Ralph was inclin’d to pursue the study of poetry, not doubting but he might become eminent in it, and make his fortune by it, alleging that the best poets must, when they first began to write, make as many faults as he did. Osborne dissuaded him, assur’d him he had no genius for poetry, and advis’d him to think of nothing beyond the business he was bred to; that, in the mercantile way, tho’ he had no stock, he might, by his diligence and punctuality, recommend himself to employment as a factor, and in time acquire wherewith to trade on his own account. I approv’d the amusing one’s self with poetry now and then, so far as to improve one’s language, but no farther.
On this it was propos’d that we should each of us, at our next meeting, produce a piece of our own composing, in order to improve by our mutual observations, criticisms, and corrections. As language and expression were what we had in view, we excluded all considerations of invention by agreeing that the task should be a version of the eighteenth Psalm, which describes the descent of a Deity. When the time of our meeting drew nigh, Ralph called on me first, and let me know his piece was ready. I told him I had been busy, and, having little inclination, had done nothing. He then show’d me his piece for my opinion, and I much approv’d it, as it appear’d to me to have great merit. “Now,” says he, “Osborne never will allow the least merit in anything of mine, but makes 1000 criticisms out of mere envy. He is not so jealous of you; I wish, therefore, you would take this piece, and produce it as yours; I will pretend not to have had time, and so produce nothing. We shall then see what he will say to it.” It was agreed, and I immediately transcrib’d it, that it might appear in my own hand.
We met; Watson’s performance was read; there were some beauties in it, but many defects. Osborne’s was read; it was much better; Ralph did it justice; remarked some faults, but applauded the beauties. He himself had nothing to produce. I was backward; seemed desirous of being excused; had not had sufficient time to correct, etc.; but no excuse could be admitted; produce I must. It was read and repeated; Watson and Osborne gave up the contest, and join’d in applauding it. Ralph only made some criticisms, and propos’d some amendments; but I defended my text. Osborne was against Ralph, and told him he was no better a critic than poet, so he dropt the argument. As they two went home together, Osborne expressed himself still more strongly in favor of what he thought my production; having restrain’d himself before, as he said, lest I should think it flattery. “But who would have imagin’d,” said he, “that Franklin had been capable of such a performance; such painting, such force, such fire! He has even improv’d the original. In his common conversation he seems to have no choice of words; he hesitates and blunders; and yet, good God! how he writes!” When we next met, Ralph discovered the trick we had plaid him, and Osborne was a little laughed at.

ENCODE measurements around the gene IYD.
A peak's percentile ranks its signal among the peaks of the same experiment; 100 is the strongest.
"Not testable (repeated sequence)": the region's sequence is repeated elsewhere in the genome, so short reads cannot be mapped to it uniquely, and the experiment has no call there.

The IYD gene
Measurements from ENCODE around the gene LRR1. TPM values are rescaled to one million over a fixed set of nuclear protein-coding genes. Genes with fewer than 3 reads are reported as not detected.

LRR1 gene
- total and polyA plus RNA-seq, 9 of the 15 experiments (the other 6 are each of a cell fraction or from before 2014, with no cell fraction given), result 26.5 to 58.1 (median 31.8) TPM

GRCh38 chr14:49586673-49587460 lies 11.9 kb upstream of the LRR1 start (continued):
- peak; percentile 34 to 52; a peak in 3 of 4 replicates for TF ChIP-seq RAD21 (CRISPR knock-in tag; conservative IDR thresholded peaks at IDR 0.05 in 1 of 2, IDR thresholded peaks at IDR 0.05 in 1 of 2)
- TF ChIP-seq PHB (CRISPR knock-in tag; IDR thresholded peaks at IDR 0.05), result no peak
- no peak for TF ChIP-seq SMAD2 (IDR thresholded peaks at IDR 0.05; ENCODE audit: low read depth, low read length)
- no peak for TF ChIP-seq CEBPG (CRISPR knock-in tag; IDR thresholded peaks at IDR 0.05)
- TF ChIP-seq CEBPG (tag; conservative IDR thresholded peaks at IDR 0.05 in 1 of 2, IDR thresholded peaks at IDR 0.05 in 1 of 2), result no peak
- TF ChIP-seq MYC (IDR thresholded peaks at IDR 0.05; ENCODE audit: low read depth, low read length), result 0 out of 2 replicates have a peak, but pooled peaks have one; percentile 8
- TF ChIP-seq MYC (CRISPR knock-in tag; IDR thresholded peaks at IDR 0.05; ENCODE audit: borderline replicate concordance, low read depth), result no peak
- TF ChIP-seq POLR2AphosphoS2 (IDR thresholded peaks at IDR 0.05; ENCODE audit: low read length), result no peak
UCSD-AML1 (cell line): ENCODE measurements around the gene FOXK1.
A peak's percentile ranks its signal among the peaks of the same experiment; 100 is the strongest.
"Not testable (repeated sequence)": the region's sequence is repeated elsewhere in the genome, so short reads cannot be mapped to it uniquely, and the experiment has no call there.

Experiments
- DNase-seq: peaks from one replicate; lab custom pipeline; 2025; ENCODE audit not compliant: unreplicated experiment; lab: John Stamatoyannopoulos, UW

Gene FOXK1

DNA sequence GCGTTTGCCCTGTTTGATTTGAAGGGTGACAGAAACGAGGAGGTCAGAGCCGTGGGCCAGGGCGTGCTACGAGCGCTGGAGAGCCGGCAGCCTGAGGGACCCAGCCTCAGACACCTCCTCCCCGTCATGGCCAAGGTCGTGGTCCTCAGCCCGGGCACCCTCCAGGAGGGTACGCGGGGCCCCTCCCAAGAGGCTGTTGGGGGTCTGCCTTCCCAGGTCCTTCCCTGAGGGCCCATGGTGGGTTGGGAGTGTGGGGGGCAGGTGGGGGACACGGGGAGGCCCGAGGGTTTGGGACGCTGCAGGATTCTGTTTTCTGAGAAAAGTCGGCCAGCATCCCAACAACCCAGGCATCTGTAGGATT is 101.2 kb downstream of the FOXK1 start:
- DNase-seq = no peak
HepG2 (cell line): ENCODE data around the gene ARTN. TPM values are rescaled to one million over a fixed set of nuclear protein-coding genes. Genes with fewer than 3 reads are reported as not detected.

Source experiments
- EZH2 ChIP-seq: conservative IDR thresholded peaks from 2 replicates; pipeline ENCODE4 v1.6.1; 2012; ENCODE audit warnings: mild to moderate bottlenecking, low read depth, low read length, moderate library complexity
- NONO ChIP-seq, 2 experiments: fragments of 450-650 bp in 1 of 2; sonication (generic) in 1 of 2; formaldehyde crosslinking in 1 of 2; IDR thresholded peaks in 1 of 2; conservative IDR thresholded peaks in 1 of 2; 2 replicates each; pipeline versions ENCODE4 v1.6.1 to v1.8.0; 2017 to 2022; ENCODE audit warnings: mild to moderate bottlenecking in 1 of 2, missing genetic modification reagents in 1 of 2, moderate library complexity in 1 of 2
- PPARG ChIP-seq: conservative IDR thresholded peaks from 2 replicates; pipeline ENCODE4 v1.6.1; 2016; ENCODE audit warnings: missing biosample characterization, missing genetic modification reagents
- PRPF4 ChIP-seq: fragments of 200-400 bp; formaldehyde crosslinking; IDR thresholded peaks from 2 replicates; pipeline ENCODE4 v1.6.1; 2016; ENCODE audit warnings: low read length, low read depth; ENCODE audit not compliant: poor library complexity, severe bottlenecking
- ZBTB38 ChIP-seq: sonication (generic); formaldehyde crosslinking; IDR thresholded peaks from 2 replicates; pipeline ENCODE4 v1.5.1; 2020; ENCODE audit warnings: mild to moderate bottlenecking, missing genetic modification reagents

This transaction fixed Ralph in his resolution of becoming a poet. I did all I could to dissuade him from it, but he continued scribbling verses till Pope cured him.He became, however, a pretty good prose writer. More of him hereafter. But, as I may not have occasion again to mention the other two, I shall just remark here, that Watson died in my arms a few years after, much lamented, being the best of our set. Osborne went to the West Indies, where he became an eminent lawyer and made money, but died young. He and I had made a serious agreement, that the one who happen’d first to die should, if possible, make a friendly visit to the other, and acquaint him how he found things in that separate state. But he never fulfill’d his promise.
”In one of the later editions of the Dunciad occur the following lines:
‘Silence, ye wolves! while Ralph to Cynthia howls,
And makes night hideous—answer him, ye owls.’
To this the poet adds the following note:
‘James Ralph, a name inserted after the first editions, not known till he writ a swearing-piece called Sawney, very abusive of Dr. Swift, Mr. Gay, and myself.'”